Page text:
The Taconic Counseling Group

Patricia G. Thomas, Ph.D.

Children and Stress: "The Hurried Child"

      Most of us think of stress as an adult phenomenon. But today's pressures to cope, to succeed, and to win are every bit as taxing for children as they are for adults. "The pressure to grow up fast," David Elkind notes in his book The Hurried Child, "to achieve early in the areas of sports, academics, and social interaction, is very great in middle-class America." Hurried children are stressed by the fear of failure--of not achieving fast enough or high enough.

 

      Chief among today's pressures on middle-class children is the pressure for early intellectual attainment. Several decades ago, the child prodigy was considered an oddity. Such attitudes have changed markedly, replaced by a value on precocity. As an example, the full-day kindergarten that admits children at increasingly earlier ages emphasizes structured curricula to develop such skills as reading, has become the rule more than the exception.

 

      Another evidence of the pressure to grow up fast is the pressure to engage in organized competitive sports and to perfect skills. Schedules and supervision have often times replaced spontaneity and freedom. Lessons, not make believe, are the rule. It is not unusual in my work with children to hear of afternoons and weekends spent shuttling from tennis lessons, to soccer practice, to karate or dance classes to Scouts. This high level of structure reflects the new attitude that the years of childhood are not to be frittered away by engaging in activities merely for fun. Rather, the years are to be used to perfect skills and abilities that are the same as those of adults.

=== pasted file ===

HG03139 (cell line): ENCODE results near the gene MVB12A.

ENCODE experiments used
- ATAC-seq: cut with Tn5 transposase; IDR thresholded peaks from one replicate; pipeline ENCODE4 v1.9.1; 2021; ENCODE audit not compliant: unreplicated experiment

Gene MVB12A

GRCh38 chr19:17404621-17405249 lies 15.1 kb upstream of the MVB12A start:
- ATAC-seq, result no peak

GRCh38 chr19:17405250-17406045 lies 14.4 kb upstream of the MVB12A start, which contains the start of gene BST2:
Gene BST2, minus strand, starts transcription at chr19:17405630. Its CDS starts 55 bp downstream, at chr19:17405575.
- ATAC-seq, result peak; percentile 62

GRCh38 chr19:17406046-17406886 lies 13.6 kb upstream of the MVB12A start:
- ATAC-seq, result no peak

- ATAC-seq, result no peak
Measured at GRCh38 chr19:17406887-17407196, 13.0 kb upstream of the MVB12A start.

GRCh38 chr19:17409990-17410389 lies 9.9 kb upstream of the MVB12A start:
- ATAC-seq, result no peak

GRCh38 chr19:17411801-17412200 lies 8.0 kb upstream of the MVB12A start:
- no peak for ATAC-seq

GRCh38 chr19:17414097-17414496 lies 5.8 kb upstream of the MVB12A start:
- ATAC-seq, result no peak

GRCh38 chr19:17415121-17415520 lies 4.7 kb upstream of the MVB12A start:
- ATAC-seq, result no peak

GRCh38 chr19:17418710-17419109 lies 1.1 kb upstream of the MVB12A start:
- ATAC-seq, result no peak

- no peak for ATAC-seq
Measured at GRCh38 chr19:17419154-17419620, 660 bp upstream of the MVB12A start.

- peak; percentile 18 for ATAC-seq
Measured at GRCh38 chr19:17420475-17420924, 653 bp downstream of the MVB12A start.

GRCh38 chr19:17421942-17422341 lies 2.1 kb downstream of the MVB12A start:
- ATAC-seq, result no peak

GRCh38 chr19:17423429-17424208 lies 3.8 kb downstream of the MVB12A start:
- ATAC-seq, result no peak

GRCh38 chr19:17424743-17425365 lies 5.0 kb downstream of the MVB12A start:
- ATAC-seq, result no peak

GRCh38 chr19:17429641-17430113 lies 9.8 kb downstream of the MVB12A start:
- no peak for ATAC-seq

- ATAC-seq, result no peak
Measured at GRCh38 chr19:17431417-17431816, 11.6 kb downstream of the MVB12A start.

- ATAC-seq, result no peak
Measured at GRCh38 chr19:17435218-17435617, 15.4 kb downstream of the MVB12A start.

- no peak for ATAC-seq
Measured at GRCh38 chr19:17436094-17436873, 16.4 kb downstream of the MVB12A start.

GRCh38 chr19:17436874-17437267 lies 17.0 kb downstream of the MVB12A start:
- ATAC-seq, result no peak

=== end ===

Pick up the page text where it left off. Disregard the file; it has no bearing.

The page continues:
Educators and psychologists worry that such rigid regimens and high expectations are producing passive and pressured kids. It is my observation that "hurried children" may be forgetting how to have fun, may lose their spark and creativity. My clinical work with such children seeks to retrieve and nurture the capacity for spontaneous imaginative play and a pleasure in intellectual discovery both within the therapy and the child's life with family and friends. The over-programmed child under pressure to perform may make up a large portion of the troubled children seen by clinicians today. They "include many of the children who have chronic psychosomatic complaints, such as headaches, who are chronically unhappy, hyperactive, or lethargic and unmotivated. These diseases and problems have long been recognized as stress related in adults and it is time we looked at children and stress in the same light."